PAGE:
As the bicentenary of Napoleon Bonaparte’s death draws closer, an exhibition at Les Invalides in Paris sheds light on his death in exile and his efforts to save his legacy as military genius and visionary leader.
Banished by the British to the windswept, rat-infested island of Saint Helena in the south Atlantic, Napoleon, surrounded by a coterie of close confidantes, wrote his memoir, according historian Lea Charliquart, who co-curated the exhibition, called ‘Napoleon is no more’.
“Napoleon might have sunk into oblivion. However, he uses this period in exile to write his story,” said Charliquart. “(He) transforms himself into a martyr. He becomes almost saintly.”
Napoleon, who died on May 5, 1821, aged 51, still divides opinion. To some he was a celebrated commander who built a vast empire and in France constructed a modern centralised state. To others he was a despotic tyrant who succumbed to the British at Waterloo.
Among the more-than 200 artifacts on display is an oil painting of an ashen-faced Napoleon lying propped up on pillows, his eyes closed, a hand placed over his stomach and his sword beside him.
There is also his death bed: a plain iron military cot which perhaps was meant to symbolise that the one-time emperor was a soldier to the end.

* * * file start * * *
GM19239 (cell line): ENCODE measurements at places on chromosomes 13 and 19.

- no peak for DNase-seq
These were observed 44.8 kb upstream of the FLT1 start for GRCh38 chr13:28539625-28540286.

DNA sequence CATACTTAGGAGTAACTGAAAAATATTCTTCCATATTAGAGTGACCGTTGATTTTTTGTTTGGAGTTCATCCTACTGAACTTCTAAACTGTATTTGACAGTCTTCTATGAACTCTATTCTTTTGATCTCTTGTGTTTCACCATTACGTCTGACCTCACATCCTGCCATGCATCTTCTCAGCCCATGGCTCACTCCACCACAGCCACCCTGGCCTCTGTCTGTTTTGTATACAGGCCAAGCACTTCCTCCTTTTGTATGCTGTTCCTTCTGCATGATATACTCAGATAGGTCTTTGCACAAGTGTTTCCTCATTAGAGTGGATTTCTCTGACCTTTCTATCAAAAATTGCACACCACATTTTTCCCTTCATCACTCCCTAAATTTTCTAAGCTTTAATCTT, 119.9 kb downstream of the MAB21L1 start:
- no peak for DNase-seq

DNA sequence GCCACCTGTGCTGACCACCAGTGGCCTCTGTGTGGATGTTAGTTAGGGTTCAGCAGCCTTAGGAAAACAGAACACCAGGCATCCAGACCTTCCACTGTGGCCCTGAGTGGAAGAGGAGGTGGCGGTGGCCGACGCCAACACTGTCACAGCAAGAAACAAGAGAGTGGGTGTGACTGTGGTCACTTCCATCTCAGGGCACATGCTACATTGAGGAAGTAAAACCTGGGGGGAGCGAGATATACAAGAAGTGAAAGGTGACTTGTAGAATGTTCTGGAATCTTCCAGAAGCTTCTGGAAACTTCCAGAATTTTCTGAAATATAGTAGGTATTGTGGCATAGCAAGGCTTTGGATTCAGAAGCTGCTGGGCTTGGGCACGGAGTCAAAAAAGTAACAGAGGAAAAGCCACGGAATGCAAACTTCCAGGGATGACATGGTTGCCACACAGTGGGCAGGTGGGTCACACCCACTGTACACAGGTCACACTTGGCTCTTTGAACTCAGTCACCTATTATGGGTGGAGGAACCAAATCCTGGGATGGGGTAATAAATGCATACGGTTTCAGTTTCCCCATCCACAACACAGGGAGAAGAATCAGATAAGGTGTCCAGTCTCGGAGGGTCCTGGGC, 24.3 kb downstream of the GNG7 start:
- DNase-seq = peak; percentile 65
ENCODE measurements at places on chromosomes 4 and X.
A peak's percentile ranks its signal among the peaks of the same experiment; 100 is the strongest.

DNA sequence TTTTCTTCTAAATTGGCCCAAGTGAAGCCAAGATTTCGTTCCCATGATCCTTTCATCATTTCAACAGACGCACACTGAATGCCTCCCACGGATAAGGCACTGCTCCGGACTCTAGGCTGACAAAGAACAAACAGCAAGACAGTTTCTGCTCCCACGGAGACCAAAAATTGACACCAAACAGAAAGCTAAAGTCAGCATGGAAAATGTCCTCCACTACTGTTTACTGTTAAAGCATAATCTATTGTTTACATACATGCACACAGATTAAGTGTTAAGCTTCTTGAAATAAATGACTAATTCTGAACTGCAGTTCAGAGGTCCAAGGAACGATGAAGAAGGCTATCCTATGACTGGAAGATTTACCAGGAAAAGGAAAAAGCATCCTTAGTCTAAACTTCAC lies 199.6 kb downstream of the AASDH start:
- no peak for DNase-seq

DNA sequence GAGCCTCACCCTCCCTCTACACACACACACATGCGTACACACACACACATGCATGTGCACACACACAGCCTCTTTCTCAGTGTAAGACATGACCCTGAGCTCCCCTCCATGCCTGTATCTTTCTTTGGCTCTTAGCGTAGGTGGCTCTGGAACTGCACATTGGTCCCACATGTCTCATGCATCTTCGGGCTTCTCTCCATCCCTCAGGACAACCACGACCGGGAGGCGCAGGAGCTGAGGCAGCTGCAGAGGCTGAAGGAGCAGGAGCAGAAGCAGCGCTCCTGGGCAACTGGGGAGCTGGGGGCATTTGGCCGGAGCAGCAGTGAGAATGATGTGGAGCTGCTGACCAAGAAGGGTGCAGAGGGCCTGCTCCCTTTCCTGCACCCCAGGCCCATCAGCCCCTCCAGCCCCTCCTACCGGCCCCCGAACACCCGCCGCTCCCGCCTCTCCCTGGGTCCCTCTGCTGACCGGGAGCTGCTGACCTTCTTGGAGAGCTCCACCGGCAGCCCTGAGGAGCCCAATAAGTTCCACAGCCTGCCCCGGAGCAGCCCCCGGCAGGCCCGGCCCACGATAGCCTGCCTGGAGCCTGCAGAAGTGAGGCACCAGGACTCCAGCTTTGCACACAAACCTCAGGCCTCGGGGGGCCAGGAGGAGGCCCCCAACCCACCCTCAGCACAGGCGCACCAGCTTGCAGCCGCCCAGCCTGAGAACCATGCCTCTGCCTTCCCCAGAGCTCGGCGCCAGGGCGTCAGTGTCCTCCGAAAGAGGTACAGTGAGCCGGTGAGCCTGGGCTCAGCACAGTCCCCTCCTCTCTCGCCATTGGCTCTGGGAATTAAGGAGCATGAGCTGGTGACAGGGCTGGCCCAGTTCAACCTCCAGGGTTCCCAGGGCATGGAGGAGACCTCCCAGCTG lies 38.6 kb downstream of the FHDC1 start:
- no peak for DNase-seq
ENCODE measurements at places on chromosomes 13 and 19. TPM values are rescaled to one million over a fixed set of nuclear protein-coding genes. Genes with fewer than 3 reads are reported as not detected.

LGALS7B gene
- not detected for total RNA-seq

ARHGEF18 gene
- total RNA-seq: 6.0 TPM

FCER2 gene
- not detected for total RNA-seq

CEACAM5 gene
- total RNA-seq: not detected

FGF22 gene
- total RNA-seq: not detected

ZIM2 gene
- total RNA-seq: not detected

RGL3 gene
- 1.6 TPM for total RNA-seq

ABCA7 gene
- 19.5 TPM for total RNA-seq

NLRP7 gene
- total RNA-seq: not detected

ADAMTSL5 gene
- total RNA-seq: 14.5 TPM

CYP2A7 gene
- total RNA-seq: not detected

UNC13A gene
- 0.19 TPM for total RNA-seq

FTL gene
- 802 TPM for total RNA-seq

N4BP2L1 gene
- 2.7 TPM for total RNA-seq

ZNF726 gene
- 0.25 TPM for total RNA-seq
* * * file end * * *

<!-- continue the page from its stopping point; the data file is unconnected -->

Napoleon wanted to be remembered as a “fallen emperor who died thousands of kilometres from France on a small volcanic rock,” Charliquart said. “Obviously that’s a better look than dying in captivity in a musty-smelling house.”
Buried on Saint Helena at the demand of the British, Napoleon’s wish had been that he be laid to rest “on the banks of the river Seine, amongst the French people that I loved so much.”
Nearly two decades later, his body was exhumed in a remarkably preserved state. “This episode completes the legend. It’s as if Napoleon is so powerful he can overcome nature’s force,” Charliquart said. The exhibition is not yet open to the public due to coronavirus restrictions